BARCELONA: WhatsApp, the world’s biggest mobile messaging service, is to add a voice call service for its 450 million customers, laying down a new challenge to telecom network operators just days after it was bought by Facebook for $19 billion.
Chief Executive Jan Koum said his aim was for WhatsApp users to be able to make calls by the second quarter, just as they can now text messages, in a bid to expand the service’s appeal to help it hit a billion users.
“We are driven by the mission that people should be able to stay in touch anywhere and affordably,” Koum said at the Mobile World Congress industry fair in Barcelona on Monday.
WhatsApp and competitors like South Korea’s KakaoTalk, China’s WeChat, and Israel’s Viber, have punched a hole in telecom operators’ revenue in recent years by offering a free alternative to SMS text messaging.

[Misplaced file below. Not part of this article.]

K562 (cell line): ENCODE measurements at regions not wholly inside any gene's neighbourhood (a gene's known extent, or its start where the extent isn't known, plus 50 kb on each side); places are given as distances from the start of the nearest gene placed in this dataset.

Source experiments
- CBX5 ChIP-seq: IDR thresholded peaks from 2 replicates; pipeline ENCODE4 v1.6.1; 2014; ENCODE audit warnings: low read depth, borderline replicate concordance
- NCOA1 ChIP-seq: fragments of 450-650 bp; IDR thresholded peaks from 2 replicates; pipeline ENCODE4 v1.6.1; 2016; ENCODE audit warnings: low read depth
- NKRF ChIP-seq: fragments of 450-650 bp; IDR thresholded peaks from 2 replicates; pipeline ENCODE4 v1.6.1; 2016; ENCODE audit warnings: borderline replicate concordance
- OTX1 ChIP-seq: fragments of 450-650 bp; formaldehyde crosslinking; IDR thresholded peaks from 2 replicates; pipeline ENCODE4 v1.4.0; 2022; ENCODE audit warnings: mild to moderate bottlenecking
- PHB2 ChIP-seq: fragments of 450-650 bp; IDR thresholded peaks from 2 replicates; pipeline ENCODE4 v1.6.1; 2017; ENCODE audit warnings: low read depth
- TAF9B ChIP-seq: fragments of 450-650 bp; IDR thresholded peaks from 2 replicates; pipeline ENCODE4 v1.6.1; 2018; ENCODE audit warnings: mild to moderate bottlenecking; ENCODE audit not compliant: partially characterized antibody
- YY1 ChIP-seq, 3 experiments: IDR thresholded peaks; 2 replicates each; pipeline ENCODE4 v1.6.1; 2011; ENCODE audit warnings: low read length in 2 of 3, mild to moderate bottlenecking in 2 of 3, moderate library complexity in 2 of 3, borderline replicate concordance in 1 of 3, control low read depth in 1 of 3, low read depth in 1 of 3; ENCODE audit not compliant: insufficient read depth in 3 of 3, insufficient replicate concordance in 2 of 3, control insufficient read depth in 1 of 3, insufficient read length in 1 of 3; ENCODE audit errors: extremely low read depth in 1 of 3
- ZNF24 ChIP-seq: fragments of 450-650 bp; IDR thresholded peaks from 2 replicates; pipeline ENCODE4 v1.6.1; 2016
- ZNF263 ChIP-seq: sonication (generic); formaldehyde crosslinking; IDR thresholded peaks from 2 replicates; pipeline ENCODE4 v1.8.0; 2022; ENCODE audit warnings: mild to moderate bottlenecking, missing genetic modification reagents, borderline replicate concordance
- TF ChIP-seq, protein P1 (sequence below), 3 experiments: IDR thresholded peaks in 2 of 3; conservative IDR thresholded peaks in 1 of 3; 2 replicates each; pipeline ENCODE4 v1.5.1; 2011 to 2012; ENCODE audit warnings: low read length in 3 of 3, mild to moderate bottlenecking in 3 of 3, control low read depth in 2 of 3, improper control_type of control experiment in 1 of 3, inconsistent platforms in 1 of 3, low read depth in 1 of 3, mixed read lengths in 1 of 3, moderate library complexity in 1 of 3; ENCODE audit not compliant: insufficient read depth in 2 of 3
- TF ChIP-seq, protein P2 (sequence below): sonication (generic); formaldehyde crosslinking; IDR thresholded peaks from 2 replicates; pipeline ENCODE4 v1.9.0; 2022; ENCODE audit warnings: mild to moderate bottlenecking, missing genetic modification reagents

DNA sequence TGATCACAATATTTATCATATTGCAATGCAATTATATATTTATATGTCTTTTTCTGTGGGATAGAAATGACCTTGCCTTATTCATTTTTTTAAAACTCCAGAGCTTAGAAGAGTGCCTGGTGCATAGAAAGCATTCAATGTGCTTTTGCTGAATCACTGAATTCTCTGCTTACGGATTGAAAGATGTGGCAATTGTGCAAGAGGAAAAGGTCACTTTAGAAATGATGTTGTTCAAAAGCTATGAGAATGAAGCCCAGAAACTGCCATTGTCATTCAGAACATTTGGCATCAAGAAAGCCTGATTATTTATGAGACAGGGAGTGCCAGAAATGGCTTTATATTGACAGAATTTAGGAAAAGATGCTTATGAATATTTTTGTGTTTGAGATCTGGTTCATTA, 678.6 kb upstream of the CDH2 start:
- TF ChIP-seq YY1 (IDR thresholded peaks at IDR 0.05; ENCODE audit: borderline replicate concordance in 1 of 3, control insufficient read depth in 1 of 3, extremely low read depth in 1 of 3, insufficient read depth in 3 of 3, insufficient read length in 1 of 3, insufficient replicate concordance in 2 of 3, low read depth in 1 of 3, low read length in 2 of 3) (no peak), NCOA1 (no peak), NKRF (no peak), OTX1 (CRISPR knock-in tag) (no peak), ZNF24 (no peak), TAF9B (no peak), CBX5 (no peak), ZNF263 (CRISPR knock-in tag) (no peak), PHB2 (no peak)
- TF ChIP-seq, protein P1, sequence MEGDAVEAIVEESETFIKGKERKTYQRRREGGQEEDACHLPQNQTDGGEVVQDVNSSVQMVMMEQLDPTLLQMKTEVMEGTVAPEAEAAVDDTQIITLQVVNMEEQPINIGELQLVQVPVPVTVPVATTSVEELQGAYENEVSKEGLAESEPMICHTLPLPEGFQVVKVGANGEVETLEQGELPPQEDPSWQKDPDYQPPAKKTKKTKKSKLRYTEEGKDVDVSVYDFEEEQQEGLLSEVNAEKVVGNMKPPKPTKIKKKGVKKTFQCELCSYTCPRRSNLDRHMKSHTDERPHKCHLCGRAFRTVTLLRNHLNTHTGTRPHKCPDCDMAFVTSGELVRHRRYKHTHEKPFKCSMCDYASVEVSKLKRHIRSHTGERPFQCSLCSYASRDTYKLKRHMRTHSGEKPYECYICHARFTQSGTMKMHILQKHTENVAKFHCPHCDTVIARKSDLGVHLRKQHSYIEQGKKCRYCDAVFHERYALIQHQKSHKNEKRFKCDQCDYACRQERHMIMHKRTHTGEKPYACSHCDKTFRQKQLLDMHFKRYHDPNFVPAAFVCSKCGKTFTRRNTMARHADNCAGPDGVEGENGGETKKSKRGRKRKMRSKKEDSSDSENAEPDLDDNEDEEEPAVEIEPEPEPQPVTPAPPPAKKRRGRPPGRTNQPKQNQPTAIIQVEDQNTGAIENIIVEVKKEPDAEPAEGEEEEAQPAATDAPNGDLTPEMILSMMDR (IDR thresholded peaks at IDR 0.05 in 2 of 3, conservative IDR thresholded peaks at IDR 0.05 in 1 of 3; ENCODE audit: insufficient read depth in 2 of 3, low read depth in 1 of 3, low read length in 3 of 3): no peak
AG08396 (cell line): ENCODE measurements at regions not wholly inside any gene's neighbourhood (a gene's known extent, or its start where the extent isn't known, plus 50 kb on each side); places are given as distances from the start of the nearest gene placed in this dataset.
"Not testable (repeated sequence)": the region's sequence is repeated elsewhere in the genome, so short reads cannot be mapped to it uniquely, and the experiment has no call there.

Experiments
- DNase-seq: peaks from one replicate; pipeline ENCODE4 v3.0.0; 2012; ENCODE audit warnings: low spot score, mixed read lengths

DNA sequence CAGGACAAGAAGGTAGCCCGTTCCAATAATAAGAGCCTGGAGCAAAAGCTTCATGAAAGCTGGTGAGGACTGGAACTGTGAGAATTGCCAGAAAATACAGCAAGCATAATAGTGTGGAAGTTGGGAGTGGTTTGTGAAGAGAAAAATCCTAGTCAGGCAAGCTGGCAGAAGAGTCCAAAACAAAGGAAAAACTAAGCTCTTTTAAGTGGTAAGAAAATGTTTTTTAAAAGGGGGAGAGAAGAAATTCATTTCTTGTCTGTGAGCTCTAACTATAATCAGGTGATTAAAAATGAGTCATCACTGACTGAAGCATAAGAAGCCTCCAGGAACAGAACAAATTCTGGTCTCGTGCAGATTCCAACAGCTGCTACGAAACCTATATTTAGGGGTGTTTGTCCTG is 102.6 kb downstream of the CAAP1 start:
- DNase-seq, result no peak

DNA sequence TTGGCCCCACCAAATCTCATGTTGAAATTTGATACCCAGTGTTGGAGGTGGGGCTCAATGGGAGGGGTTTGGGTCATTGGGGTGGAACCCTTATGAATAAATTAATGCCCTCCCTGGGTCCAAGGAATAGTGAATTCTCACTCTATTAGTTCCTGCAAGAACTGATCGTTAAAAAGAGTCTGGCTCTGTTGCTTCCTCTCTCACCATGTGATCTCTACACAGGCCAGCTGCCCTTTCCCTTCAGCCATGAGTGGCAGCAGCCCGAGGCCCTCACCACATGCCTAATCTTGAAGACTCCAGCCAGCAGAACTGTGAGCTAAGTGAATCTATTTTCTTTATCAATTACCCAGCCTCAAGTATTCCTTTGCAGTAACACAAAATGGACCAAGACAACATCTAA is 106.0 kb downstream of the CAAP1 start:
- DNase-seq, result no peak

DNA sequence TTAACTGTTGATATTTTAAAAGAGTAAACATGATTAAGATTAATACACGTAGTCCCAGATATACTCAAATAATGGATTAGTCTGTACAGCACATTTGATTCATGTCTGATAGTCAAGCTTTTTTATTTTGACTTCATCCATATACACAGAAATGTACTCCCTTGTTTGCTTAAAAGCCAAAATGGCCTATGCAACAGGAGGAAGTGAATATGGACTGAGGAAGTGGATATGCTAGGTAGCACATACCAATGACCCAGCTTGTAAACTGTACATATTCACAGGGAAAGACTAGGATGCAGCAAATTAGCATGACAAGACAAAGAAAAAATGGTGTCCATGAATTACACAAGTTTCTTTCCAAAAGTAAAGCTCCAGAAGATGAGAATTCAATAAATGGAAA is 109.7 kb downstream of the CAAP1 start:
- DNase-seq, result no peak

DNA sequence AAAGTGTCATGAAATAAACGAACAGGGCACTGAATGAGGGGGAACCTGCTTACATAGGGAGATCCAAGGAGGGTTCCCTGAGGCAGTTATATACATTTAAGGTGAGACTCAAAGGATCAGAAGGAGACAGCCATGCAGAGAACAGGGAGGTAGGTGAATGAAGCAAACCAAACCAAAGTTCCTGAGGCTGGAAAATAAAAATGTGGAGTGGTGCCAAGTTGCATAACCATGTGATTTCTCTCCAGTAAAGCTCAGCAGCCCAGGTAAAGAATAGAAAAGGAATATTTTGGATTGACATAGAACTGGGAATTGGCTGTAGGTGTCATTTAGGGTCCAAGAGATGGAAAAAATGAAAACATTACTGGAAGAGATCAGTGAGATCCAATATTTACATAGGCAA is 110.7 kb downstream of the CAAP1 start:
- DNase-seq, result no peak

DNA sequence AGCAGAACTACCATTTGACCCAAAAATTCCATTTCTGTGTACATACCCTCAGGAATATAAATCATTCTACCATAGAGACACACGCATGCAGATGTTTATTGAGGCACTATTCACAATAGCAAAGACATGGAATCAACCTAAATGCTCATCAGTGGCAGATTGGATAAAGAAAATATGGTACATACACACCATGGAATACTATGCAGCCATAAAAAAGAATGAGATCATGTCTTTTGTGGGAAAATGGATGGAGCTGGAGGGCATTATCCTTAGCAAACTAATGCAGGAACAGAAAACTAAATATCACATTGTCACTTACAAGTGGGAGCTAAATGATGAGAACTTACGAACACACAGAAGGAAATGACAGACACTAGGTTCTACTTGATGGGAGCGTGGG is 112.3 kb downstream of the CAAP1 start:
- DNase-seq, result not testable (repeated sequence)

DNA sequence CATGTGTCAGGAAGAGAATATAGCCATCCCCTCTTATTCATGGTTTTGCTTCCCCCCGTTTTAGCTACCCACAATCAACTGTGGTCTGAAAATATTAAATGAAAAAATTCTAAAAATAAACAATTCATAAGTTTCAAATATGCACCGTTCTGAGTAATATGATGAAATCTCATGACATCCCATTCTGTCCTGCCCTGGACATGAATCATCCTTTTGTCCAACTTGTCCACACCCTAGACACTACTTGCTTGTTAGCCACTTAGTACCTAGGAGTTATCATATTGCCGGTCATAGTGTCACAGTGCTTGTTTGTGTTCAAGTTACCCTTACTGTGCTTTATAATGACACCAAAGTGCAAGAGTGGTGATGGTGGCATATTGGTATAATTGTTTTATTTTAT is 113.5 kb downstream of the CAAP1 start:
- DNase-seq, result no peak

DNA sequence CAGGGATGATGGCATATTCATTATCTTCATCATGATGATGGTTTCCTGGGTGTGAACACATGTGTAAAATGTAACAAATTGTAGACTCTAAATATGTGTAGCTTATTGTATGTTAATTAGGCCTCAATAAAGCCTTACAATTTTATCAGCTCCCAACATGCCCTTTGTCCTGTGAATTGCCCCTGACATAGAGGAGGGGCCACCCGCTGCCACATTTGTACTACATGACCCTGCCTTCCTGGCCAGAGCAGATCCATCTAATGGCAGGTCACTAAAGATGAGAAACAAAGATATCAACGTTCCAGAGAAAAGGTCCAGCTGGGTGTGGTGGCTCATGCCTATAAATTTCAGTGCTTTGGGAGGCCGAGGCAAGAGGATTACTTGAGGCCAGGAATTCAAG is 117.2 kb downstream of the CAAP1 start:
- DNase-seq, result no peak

The news that the most powerful of them was adding voice calls to its service will be seen as worrying for telecom operators globally, which got about $120 billion from text messaging last year, according to market researcher Ovum.
Adding free calls threatens another plank of telecom operators’ revenues, albeit one that has been declining in recent years as carriers’ tweak tariffs to focus on mobile data instead of calls.—Reuters
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